The truth is that his mother really did opt for Second Chance in connection with having him, but she was tactful enough never to let on about it. In her case, the Road-Not-Taken would have led her to a quick divorce, a successful business venture and a happy second marriage. No harm done, she’d get a chance to live that life too.
Max had always preferred women who were curvy, tan, with big tits and thick lips. And Shana, who was very very pretty, by the way, was the complete opposite. She was skinny, flat as a board, and her lips were about as thick as a credit card. But love, as the saying goes, is blind, and Max fell in love. Before the wedding, they didn’t opt for Second Chance, or before the twins either. Max was against it in principle. He said people ought to assume responsibility for their own decisions. And as for Shana, she’d already wasted hers long before that on a previous boyfriend, whose proposal she’d turned down in her regular life. The thought that after her death she’d experience marriage with someone else was pretty frustrating as far as Max was concerned, but it was also motivational. And the need to feel that he was the right choice often drove him to be a better husband.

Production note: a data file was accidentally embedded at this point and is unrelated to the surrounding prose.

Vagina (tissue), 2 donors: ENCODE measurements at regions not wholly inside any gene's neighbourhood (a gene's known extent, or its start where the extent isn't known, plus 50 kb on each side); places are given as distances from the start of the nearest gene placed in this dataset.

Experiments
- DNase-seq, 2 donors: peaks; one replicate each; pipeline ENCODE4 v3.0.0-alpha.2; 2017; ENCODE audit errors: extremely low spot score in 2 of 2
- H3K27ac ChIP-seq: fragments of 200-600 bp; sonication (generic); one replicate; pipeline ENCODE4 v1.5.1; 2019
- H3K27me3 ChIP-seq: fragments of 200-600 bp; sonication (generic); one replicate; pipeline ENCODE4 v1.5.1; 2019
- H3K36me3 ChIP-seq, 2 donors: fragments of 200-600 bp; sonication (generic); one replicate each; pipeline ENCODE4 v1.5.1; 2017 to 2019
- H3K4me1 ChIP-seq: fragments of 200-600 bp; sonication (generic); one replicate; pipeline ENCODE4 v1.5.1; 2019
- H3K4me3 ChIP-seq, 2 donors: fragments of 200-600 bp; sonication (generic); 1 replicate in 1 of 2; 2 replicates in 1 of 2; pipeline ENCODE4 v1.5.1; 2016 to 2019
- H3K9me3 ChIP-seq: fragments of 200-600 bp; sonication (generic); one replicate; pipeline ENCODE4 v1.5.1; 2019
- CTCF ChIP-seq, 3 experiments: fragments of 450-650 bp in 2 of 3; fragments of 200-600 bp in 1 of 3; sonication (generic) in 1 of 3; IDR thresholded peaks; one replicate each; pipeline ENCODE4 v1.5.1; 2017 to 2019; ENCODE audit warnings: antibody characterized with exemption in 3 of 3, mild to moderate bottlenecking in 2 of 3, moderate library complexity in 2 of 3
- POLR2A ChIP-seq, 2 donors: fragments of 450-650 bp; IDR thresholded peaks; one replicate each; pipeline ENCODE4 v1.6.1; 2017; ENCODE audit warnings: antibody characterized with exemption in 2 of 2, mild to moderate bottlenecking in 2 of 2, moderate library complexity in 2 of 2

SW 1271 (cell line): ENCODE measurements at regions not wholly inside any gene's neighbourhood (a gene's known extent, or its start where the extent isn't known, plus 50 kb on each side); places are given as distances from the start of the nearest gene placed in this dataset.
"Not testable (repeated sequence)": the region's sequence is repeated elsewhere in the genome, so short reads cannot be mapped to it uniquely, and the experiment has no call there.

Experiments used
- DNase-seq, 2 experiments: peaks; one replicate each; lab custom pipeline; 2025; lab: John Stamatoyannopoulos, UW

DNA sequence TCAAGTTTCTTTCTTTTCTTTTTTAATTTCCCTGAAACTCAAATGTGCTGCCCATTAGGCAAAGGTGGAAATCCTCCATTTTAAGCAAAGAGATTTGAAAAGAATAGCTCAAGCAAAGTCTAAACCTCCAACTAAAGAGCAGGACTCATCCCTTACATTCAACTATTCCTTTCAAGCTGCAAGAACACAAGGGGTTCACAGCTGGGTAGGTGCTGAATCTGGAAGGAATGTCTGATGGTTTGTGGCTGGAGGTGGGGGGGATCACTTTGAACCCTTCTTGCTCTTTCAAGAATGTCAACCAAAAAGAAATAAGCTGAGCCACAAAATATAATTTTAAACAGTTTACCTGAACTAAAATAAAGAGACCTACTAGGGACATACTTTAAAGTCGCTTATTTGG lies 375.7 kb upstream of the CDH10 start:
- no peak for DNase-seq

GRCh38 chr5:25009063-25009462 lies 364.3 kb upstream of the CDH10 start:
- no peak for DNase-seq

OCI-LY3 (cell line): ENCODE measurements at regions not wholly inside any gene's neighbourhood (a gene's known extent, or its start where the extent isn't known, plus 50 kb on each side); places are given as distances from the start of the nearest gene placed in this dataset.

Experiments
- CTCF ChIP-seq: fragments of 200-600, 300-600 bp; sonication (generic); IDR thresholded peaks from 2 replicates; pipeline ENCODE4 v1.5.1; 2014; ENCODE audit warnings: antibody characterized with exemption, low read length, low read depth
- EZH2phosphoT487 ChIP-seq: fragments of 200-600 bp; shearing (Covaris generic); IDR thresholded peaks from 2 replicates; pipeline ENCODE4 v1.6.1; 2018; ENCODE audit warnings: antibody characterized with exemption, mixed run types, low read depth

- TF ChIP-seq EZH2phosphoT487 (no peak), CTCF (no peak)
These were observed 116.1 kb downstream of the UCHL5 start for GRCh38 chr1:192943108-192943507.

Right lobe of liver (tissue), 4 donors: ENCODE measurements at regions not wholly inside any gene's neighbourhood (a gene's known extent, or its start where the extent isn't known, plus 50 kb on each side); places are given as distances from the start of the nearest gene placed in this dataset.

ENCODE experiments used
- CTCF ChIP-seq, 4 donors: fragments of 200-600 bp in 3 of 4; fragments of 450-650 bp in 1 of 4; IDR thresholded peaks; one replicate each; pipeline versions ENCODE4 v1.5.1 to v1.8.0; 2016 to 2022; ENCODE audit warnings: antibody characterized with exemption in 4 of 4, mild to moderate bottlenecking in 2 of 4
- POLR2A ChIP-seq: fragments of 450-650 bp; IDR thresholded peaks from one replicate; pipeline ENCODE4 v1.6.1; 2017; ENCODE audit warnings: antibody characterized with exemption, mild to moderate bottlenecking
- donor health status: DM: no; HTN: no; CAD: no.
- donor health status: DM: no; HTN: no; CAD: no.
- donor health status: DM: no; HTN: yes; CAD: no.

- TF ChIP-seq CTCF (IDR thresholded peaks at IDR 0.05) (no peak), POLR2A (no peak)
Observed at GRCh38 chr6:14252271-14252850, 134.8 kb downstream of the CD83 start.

Years later, about six months after Shana had used up her first chance and had left Max on his own, his grandchildren asked him what his Second Chance had been, and he said he hadn’t had one. They didn’t believe him. “Grandpa’s a liar,” they shouted. “Grandpa’s embarrassed.” People had almost stopped using Second Chance by then, and had moved on to Meany Miny Mo, which gave you an intriguing third option to explore, at no extra charge.